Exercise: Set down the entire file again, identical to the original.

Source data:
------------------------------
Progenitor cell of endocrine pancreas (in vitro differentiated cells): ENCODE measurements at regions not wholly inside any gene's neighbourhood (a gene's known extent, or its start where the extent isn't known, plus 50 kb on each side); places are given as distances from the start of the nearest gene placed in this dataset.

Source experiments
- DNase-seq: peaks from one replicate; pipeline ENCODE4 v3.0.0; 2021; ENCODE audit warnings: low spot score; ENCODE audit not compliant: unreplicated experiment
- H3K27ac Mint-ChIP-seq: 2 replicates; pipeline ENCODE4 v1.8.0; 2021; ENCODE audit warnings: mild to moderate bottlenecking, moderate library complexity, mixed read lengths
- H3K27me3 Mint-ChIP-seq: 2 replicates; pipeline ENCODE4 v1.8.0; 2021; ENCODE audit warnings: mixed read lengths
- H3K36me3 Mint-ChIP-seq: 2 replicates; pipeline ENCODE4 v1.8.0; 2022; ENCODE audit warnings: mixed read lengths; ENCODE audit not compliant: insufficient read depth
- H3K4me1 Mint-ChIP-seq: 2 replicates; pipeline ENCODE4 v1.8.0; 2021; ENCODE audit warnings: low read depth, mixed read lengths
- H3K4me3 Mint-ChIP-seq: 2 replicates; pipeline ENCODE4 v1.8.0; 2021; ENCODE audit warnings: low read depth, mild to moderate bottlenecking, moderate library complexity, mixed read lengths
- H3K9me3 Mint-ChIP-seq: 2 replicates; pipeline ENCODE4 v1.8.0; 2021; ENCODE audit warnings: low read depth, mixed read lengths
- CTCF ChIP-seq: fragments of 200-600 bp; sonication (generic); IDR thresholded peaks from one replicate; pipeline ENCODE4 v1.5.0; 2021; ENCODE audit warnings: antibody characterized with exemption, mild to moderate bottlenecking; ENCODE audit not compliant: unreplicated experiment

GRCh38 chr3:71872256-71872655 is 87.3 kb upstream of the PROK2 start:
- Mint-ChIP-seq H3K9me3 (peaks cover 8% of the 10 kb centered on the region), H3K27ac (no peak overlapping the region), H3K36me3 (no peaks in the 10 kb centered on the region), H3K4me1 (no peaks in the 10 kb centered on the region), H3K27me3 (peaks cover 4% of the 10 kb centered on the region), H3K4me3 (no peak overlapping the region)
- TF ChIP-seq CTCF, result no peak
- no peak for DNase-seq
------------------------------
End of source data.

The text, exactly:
Progenitor cell of endocrine pancreas (in vitro differentiated cells): ENCODE measurements at regions not wholly inside any gene's neighbourhood (a gene's known extent, or its start where the extent isn't known, plus 50 kb on each side); places are given as distances from the start of the nearest gene placed in this dataset.

Source experiments
- DNase-seq: peaks from one replicate; pipeline ENCODE4 v3.0.0; 2021; ENCODE audit warnings: low spot score; ENCODE audit not compliant: unreplicated experiment
- H3K27ac Mint-ChIP-seq: 2 replicates; pipeline ENCODE4 v1.8.0; 2021; ENCODE audit warnings: mild to moderate bottlenecking, moderate library complexity, mixed read lengths
- H3K27me3 Mint-ChIP-seq: 2 replicates; pipeline ENCODE4 v1.8.0; 2021; ENCODE audit warnings: mixed read lengths
- H3K36me3 Mint-ChIP-seq: 2 replicates; pipeline ENCODE4 v1.8.0; 2022; ENCODE audit warnings: mixed read lengths; ENCODE audit not compliant: insufficient read depth
- H3K4me1 Mint-ChIP-seq: 2 replicates; pipeline ENCODE4 v1.8.0; 2021; ENCODE audit warnings: low read depth, mixed read lengths
- H3K4me3 Mint-ChIP-seq: 2 replicates; pipeline ENCODE4 v1.8.0; 2021; ENCODE audit warnings: low read depth, mild to moderate bottlenecking, moderate library complexity, mixed read lengths
- H3K9me3 Mint-ChIP-seq: 2 replicates; pipeline ENCODE4 v1.8.0; 2021; ENCODE audit warnings: low read depth, mixed read lengths
- CTCF ChIP-seq: fragments of 200-600 bp; sonication (generic); IDR thresholded peaks from one replicate; pipeline ENCODE4 v1.5.0; 2021; ENCODE audit warnings: antibody characterized with exemption, mild to moderate bottlenecking; ENCODE audit not compliant: unreplicated experiment

GRCh38 chr3:71872256-71872655 is 87.3 kb upstream of the PROK2 start:
- Mint-ChIP-seq H3K9me3 (peaks cover 8% of the 10 kb centered on the region), H3K27ac (no peak overlapping the region), H3K36me3 (no peaks in the 10 kb centered on the region), H3K4me1 (no peaks in the 10 kb centered on the region), H3K27me3 (peaks cover 4% of the 10 kb centered on the region), H3K4me3 (no peak overlapping the region)
- TF ChIP-seq CTCF, result no peak
- no peak for DNase-seq